Brown vs. the Supreme Court 2007

And let us not grow weary while doing good,
for in due season we shall reap if we do not lose heart

Galatians 6:9

WASHINGTON (AP) -- The Supreme Court on Thursday rejected diversity plans in two major school districts that take race into account in assigning students but left the door open for using race in limited circumstances.

The decision in cases affecting schools in Louisville, Ky., and Seattle could imperil similar plans in hundreds of districts nationwide, and it further restricts how public school systems may attain racial diversity.

The court split, 5-4, with Chief Justice John Roberts announcing the court's judgment. The court's four liberal justices dissented. Federal appeals courts had upheld both plans after some parents sued. The Bush administration the parents' side, arguing that racial diversity is a noble goal but can be sought only through race-neutral means.

With its latest decision on school desegregation the Supreme Court has once again rejected the concept of diversity in public education. We are steadily reviving the concept of separate, but equal. Despite the Supreme Court's ruling and the opinion of many White Americans, we have yet to overcome discrimination in this country. If we agree that there is still discrimination and yet we choose to do nothing about it, what does that say about how we really feel about discrimination?

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What Is Discrimination?

In yesterdays diary post `Covert Racism' a discussion developed regarding the question of whether someone who believes Barack Obama is the strongest candidate, yet doesn't believe he can win a general election due to his race and so doesn't vote for him in the primary, is guilty of racial discrimination. This question also applies to someone who doesn't vote for Hillary Clinton under a similar scenario, but because she's a woman. I thought this topic well deserves further exploration.

There's more...

What is Discrimination?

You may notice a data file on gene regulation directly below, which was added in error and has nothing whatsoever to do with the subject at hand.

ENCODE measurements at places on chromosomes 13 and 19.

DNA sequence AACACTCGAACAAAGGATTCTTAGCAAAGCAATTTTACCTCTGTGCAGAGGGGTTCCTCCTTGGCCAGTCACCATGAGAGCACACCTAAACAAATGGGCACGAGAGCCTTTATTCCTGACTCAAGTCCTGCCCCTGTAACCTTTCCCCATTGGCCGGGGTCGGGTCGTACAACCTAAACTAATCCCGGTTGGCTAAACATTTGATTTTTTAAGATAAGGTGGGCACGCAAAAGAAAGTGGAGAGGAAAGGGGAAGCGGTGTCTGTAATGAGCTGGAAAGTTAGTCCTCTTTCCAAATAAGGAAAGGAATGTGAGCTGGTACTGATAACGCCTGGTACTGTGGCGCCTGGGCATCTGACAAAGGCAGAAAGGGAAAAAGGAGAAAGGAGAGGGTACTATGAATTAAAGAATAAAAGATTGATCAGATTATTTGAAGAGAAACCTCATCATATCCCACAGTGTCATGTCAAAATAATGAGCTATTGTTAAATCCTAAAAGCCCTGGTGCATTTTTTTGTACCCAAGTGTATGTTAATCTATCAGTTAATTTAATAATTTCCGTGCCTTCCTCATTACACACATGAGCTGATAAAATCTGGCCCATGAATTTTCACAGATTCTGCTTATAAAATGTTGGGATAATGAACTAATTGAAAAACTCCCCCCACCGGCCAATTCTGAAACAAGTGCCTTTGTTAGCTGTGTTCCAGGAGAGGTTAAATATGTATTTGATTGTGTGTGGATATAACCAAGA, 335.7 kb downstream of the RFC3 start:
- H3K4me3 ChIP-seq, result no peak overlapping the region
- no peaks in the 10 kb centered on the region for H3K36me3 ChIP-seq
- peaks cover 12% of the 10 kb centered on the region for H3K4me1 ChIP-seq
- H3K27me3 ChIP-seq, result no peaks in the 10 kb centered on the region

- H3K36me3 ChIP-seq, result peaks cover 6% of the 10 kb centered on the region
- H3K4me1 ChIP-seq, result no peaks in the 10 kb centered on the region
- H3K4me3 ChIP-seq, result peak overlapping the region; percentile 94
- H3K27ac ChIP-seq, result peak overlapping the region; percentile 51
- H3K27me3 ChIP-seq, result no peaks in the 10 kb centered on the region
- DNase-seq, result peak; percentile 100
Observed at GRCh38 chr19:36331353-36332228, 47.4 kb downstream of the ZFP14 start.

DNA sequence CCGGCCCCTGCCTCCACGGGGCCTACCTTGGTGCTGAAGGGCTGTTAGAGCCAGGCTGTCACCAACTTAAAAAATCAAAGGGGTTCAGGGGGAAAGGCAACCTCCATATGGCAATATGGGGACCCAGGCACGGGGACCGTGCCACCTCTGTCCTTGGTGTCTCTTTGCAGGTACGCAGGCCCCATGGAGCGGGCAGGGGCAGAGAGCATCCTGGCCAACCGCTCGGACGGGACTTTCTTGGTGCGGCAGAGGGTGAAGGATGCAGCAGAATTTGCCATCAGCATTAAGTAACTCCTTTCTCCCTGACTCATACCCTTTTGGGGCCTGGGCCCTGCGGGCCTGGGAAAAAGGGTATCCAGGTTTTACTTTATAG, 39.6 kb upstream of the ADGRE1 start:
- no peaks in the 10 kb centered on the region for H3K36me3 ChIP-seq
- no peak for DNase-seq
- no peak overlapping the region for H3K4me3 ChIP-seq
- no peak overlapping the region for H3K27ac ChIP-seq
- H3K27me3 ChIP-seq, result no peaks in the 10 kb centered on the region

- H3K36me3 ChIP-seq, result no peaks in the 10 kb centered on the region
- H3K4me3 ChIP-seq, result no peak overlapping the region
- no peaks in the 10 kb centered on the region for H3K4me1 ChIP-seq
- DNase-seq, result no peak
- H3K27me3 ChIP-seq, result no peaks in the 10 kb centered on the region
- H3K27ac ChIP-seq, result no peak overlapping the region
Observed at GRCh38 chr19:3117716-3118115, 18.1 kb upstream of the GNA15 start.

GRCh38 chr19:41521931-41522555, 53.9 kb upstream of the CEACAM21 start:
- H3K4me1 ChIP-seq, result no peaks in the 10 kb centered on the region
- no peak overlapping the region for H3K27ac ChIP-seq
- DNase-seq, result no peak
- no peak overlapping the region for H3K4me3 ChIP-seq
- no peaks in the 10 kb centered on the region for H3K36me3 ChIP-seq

In yesterdays diary post `Covert Racism' a discussion developed regarding the question of whether someone who believes Barack Obama is the strongest candidate, yet doesn't believe he can win a general election due to his race and so doesn't vote for him in the primary, is guilty of racial discrimination. This question also applies to someone who doesn't vote for Hillary Clinton under a similar scenario, but because she's a woman. I thought this topic well deserves further exploration.

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NASA 's discrimination of Lisa Nowak

Never mind that Lisa hasn't been convicted of any crime, never mind the fact that NASA has stood by other employees through their personal meltdowns, and never mind the fact that some of their current people are crazy as a loon (or at least very eccentric). Lisa made the gross mistake of embarrassing NASA and that just can't be forgiven. Lisa, unlike her boss who stands up and promotes what he knows is untrue, broke the most sacred rule
of NASA, "Over promote bad and over bloated programs but always make NASA look good."
Mike Griffin, the NASA boss, never misses a chance to plug "Moon Mars and Beyond" when he knows full well he doesn't have and can't afford to build a manned Mars capable rocket motor. He won't tell the truth and he won't plan (like China and Japan) for a full blown permanent American Moon base.

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Free Gary Tyler

"Strike while the iron is hot," my grandmother used to say. Gary Tyler, in prison 30 years based on manufactured evidence and racism, won't be in the spotlight for long. Now is the time to act! Sign the petition at freegarytyler.com

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Diaries

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